Use the

Planning a Trip to Japan?

Share your travel photos with us by hashtagging your images with #visitjapanjp


Horyuji Temple 法隆寺

Horyu-ji Temple Horyu-ji Temple
Horyu-ji Temple Horyu-ji Temple

A temple housing several important cultural properties and designated as Japan's first UNESCO World Heritage Site

Observing 14 centuries of history and tradition, Horyuji Temple has served as host to religious practices since as far back as 7th century Japan. Within its grounds are fantastic wooden buildings and structures conveying the visage of Japan as it was at the time, with those in the its Saiin Garan western precincts such as the Kondo hall, five-storied pagoda, central gate, and corridor being of the oldest existing wooden structures in the world.

Don't Miss

  • Visit the five-storied pagoda, the world's oldest surviving wooden structure
  • Explore Kondo, the temple's main building and the oldest existing wooden building in the world
  • Observe approximately 2,500 important cultural properties and buildings safe kept on the temple grounds

How to Get There

From JR Osaka Station, take the Yamatoji Line on the Osaka Loop Line and get off at JR Horyuji Station. It's a 20-minute walk from the station. Alternatively, take a bus bound for Horyu-ji Sando and get off at the Horyu-ji Sando stop.

From JR Kyoto Station, take the Nara Line on the Yamatoji Line and get off at JR Horyuji Station. From the station, you can get to Horyuji Temple on foot or by bus.

From Kintetsu Kyoto Station, take the Kintetsu Kyoto/Kashihara Line and get off at Kintetsu Tsutsui Station. Then, take a bus bound for JR Oji Station and get off at the Horyuji-mae stop.

Quick Facts

Horyuji Temple's grounds span some 187,000 square meters

It has 55 buildings that have been designated as National Treasures or Important Cultural Properties

Japan's first temple to be designated a World Heritage Site by UNESCO in 1993

A temple with over 1400 years of history

Horyuji Temple is said to have been founded in 607 by Empress Suiko and Prince Shotoku, then regent to the Empress and ardent advocate of Buddhism within Japan. An important figurehead in Japanese history, records suggest that Prince Shotoku promulgated “The Seventeen-Article Constitution”, Japan's first statutory law in 604. He would also dispatch envoys to Sui Dynasty China with the goals of acquiring advanced culture and systems from the mainland continent to help push Japan's progression.

Home to the world's oldest wooden building

The layout of Horyuji Temple consists of two precincts; the west precinct which is centered around the five-storied pagoda and the Kondo hall; and the east precinct, with its structures arranged around the Yumedono, the Hall of Dreams. Of all of Horyuji Temple's structures, the five-storied pagoda is the world's oldest surviving wooden pagoda. The pagoda itself is roughly 32.5 meters tall from its building foundation surface. It has a central pillar carved from a cypress tree apparently cut down in 594. The joints connecting the pillars of the pagoda are flexible, effectively helping the structure to absorb Japan's somewhat frequent seismic activity.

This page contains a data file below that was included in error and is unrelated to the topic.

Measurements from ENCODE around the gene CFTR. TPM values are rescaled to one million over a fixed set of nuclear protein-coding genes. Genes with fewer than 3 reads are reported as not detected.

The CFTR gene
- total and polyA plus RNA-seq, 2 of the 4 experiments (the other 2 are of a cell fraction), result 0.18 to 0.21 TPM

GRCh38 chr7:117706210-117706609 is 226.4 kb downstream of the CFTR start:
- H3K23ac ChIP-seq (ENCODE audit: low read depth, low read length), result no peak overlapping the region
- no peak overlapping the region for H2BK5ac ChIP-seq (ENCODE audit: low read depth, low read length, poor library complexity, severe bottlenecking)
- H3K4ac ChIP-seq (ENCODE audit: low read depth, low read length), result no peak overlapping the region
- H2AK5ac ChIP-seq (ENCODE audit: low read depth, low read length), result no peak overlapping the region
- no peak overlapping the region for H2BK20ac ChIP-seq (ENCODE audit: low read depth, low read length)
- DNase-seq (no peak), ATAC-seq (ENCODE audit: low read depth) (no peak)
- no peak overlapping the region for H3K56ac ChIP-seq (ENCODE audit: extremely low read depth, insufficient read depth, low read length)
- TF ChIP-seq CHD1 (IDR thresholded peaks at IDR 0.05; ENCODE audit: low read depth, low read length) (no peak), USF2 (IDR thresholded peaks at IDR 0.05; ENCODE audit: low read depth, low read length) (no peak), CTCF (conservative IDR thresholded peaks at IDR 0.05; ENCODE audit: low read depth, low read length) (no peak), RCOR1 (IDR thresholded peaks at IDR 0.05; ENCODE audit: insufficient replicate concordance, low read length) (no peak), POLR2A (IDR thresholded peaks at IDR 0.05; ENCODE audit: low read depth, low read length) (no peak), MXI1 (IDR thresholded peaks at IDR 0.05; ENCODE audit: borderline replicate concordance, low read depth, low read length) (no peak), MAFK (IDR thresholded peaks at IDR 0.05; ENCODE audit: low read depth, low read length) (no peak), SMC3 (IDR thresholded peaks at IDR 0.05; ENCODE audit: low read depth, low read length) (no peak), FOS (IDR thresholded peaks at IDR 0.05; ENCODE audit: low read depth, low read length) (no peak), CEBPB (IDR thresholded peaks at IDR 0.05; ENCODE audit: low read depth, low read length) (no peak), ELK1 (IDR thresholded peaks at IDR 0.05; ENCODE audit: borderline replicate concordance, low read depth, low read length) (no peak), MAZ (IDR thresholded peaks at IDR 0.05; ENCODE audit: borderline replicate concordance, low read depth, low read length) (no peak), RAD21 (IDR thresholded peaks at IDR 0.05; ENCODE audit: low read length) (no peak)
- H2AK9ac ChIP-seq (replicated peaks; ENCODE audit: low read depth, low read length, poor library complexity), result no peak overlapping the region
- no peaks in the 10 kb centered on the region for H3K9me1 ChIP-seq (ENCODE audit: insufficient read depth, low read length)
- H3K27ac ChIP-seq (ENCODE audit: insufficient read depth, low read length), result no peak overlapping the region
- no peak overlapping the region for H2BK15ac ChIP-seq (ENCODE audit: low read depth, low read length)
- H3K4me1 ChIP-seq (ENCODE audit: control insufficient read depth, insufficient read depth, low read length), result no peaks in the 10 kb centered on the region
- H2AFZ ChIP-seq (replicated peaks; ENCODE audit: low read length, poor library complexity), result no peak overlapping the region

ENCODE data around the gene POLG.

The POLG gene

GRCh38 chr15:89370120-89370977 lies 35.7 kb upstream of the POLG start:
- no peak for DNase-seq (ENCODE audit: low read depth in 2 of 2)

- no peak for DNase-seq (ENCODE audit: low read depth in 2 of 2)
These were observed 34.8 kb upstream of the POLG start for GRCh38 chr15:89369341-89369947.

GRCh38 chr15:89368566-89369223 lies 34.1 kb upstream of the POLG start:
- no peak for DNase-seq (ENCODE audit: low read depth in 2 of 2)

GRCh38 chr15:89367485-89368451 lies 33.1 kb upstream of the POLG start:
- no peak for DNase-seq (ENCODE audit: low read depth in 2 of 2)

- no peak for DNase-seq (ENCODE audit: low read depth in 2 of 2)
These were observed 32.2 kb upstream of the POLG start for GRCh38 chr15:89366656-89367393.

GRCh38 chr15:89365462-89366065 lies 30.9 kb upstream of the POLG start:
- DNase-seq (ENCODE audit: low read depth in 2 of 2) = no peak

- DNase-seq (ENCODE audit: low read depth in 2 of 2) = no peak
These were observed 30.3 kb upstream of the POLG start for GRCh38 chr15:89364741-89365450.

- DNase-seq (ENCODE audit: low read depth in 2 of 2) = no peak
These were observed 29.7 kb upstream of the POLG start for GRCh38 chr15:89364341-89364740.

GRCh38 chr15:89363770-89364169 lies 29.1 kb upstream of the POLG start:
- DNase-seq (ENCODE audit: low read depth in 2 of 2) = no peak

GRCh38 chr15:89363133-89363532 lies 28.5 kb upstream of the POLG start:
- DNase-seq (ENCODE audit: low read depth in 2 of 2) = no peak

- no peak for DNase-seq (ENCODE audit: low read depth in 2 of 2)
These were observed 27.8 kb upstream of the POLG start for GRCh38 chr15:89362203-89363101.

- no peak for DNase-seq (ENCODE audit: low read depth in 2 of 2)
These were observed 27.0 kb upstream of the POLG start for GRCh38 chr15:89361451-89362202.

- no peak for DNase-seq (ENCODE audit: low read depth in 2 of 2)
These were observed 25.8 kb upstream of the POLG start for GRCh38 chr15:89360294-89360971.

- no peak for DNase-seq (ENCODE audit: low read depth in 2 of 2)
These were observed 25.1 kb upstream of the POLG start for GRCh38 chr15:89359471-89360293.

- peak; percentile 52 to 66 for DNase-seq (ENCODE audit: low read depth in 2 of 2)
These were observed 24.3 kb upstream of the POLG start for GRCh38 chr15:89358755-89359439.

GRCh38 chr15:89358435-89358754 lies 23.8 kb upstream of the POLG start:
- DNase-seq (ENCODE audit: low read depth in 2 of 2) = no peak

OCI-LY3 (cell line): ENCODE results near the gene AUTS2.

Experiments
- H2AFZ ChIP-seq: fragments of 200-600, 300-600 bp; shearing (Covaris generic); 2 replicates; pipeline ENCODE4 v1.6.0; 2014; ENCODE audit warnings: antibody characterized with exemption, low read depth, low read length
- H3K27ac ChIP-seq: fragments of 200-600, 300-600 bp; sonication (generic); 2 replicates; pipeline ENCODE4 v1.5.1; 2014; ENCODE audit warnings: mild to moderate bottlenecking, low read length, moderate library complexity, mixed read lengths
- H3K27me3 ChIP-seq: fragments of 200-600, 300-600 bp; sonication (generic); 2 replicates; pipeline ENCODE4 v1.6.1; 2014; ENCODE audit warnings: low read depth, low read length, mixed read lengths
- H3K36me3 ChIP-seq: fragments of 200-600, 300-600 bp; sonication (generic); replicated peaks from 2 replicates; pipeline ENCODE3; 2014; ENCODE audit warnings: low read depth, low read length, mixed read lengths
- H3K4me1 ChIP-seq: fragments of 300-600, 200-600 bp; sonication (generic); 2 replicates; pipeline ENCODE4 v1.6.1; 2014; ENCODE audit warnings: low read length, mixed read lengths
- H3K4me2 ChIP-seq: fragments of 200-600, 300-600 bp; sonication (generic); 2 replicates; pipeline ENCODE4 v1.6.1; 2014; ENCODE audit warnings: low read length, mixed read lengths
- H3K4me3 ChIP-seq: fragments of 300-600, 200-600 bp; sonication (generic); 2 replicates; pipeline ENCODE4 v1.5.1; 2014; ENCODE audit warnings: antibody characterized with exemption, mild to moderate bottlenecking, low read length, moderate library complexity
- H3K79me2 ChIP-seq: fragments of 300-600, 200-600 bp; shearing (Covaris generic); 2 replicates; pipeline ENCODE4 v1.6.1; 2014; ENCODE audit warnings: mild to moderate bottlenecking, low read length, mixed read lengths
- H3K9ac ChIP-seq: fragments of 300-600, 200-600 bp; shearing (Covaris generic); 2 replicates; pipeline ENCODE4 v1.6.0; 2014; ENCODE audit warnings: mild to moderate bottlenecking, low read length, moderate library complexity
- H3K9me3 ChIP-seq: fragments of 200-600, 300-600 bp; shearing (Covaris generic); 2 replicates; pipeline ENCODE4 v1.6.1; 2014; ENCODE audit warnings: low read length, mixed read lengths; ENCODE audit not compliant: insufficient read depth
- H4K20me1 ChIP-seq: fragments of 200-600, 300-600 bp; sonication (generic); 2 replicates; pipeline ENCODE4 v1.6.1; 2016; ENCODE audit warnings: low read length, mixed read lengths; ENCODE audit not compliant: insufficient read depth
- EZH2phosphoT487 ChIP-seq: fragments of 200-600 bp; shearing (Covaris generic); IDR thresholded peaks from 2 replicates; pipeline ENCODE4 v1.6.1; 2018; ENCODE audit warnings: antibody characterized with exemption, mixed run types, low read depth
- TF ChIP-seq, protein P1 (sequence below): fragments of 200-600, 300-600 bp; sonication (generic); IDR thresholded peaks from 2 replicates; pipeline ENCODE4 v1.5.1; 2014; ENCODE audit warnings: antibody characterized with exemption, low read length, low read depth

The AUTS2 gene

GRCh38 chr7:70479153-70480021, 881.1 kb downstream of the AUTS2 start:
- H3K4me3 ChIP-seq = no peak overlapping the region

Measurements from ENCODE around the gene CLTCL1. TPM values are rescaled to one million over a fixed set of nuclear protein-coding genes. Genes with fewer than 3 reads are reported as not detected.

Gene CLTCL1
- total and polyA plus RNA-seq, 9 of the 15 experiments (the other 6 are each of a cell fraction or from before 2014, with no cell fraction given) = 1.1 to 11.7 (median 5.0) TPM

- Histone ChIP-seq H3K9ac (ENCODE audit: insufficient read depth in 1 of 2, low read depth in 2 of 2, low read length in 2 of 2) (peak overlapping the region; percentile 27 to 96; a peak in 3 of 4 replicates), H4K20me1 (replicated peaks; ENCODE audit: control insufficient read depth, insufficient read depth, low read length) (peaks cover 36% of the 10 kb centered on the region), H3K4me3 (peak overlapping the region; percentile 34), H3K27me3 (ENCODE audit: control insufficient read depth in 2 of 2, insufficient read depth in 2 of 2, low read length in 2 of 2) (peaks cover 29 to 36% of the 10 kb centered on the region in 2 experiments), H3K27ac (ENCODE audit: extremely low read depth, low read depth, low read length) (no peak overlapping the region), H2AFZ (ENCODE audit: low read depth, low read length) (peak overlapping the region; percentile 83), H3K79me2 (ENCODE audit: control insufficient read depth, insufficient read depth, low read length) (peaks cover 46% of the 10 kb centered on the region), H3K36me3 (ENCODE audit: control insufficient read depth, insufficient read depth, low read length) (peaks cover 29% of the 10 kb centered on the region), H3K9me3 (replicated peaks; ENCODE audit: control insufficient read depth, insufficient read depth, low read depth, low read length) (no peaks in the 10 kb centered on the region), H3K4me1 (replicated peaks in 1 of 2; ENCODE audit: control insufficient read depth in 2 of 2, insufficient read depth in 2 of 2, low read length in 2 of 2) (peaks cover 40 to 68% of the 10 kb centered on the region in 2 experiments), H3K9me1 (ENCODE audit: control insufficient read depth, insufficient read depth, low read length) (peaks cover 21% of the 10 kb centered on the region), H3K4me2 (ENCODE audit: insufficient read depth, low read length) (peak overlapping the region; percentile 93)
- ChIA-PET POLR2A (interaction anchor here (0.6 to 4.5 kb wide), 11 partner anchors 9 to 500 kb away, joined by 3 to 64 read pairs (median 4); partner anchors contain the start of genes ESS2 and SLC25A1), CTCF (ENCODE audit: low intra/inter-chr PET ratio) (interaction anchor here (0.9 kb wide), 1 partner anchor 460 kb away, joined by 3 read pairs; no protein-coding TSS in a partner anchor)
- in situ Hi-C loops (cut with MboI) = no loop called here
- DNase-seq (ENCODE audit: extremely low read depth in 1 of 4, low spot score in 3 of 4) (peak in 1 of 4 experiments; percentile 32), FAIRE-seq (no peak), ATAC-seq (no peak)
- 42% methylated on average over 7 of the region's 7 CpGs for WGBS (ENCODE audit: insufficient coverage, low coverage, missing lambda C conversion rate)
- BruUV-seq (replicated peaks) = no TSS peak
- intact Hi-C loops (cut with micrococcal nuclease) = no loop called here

The Kondo hall is the oldest surviving wooden building in the world and enshrines some of the temple's most Important Cultural Properties. Elaborate paintings of the Pure Land and bodhisattvas were also once present but were damaged in a fire and removed for preservation, replaced by reproductions that can be viewed by the public.

In the east precinct, the impressive octagonal-shaped Yumedono was constructed on the site of Prince Shotoku's private palace, where he resided until his death in 622. Named after a legend that a golden Buddha appeared to Prince Shotoku in a dream, it was commissioned as a memorial to him and the contributions he made to promote Buddhism in Japan during his tenure.

All in all, Horyuji Temple contains approximately 2,500 important historical and cultural relics and structures depicting facets of Japanese history through 1400 years, including nearly 190 that have been designated as National Treasures or Important Cultural Properties. So important is the temple to the preservation of Japanese history, it was designated as a UNESCO World Heritage Site in 1993, the first temple in Japan to receive this nomination.

Stroll through Nara and its long and winding history

As a former capital of Japan, Nara itself is a wealth of Japanese history and culture. After exploring Horyuji Temple, why not stop by Nara Park? You can enjoy the naturally beautiful greenery of the park, as well as many historical and cultural heritage sites. For example, the Nara National Museum is a beautiful art museum located in Nara Park where visitors can learn about the history of Japanese Buddhism through its displays of Buddhist artworks.

Also within Nara Park stand Kofukuji Temple , another of Japan's oldest and most famous temples with over 1300 years of history, and Todaiji Temple, one of Nara's most recognizable landmarks. In March, Omizutori Festival is a sacred water-drawing festival that results in some spectacular displays said to protect observers from illness and evil.

* The information on this page may be subject to change due to COVID-19.

Recommended for You

Hokki-ji Temple
Hokkiji Temple
Buddhist Monuments in the Horyuji Area
Buddhist Buildings in the Horyuji Temple area (UNESCO)

Please Choose Your Language

Browse the JNTO site in one of multiple languages